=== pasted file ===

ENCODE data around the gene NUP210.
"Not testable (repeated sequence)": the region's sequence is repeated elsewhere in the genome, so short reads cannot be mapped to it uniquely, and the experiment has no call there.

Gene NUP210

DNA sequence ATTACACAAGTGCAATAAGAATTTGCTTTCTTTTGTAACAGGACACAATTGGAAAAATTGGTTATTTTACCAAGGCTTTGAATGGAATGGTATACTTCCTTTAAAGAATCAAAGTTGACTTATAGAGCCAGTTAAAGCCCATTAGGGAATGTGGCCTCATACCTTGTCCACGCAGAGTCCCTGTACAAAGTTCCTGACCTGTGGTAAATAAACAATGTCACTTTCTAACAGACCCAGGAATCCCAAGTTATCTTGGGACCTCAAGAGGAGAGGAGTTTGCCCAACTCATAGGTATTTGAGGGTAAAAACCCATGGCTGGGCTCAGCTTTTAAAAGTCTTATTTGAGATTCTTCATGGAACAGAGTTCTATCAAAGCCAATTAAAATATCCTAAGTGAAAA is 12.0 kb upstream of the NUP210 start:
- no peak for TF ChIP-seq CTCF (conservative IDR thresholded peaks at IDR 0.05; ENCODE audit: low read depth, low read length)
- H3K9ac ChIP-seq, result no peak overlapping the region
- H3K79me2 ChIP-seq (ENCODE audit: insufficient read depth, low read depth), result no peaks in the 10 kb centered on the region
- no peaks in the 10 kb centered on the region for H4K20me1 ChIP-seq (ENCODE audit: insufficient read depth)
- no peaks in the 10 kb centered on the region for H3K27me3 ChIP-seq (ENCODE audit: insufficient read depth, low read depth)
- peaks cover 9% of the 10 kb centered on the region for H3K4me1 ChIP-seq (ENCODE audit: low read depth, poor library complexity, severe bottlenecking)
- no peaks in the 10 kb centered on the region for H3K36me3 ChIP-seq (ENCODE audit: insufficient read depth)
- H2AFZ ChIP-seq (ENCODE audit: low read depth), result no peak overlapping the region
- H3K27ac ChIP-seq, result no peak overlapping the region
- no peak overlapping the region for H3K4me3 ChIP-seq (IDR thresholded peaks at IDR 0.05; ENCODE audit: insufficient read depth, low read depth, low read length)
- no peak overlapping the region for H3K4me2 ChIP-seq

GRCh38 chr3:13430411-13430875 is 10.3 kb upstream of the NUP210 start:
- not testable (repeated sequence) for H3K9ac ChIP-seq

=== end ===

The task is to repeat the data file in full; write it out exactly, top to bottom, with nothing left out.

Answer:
ENCODE data around the gene NUP210.
"Not testable (repeated sequence)": the region's sequence is repeated elsewhere in the genome, so short reads cannot be mapped to it uniquely, and the experiment has no call there.

Gene NUP210

DNA sequence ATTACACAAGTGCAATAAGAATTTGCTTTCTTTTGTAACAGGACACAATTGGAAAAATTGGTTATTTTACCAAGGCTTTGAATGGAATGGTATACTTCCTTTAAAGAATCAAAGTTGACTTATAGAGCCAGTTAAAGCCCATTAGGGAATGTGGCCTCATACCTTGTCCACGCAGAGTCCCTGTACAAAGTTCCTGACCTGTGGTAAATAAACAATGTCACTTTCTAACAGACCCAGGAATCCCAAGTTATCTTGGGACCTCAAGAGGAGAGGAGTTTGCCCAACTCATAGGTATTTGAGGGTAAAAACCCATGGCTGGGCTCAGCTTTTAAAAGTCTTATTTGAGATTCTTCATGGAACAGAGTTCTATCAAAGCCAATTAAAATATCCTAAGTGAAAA is 12.0 kb upstream of the NUP210 start:
- no peak for TF ChIP-seq CTCF (conservative IDR thresholded peaks at IDR 0.05; ENCODE audit: low read depth, low read length)
- H3K9ac ChIP-seq, result no peak overlapping the region
- H3K79me2 ChIP-seq (ENCODE audit: insufficient read depth, low read depth), result no peaks in the 10 kb centered on the region
- no peaks in the 10 kb centered on the region for H4K20me1 ChIP-seq (ENCODE audit: insufficient read depth)
- no peaks in the 10 kb centered on the region for H3K27me3 ChIP-seq (ENCODE audit: insufficient read depth, low read depth)
- peaks cover 9% of the 10 kb centered on the region for H3K4me1 ChIP-seq (ENCODE audit: low read depth, poor library complexity, severe bottlenecking)
- no peaks in the 10 kb centered on the region for H3K36me3 ChIP-seq (ENCODE audit: insufficient read depth)
- H2AFZ ChIP-seq (ENCODE audit: low read depth), result no peak overlapping the region
- H3K27ac ChIP-seq, result no peak overlapping the region
- no peak overlapping the region for H3K4me3 ChIP-seq (IDR thresholded peaks at IDR 0.05; ENCODE audit: insufficient read depth, low read depth, low read length)
- no peak overlapping the region for H3K4me2 ChIP-seq

GRCh38 chr3:13430411-13430875 is 10.3 kb upstream of the NUP210 start:
- not testable (repeated sequence) for H3K9ac ChIP-seq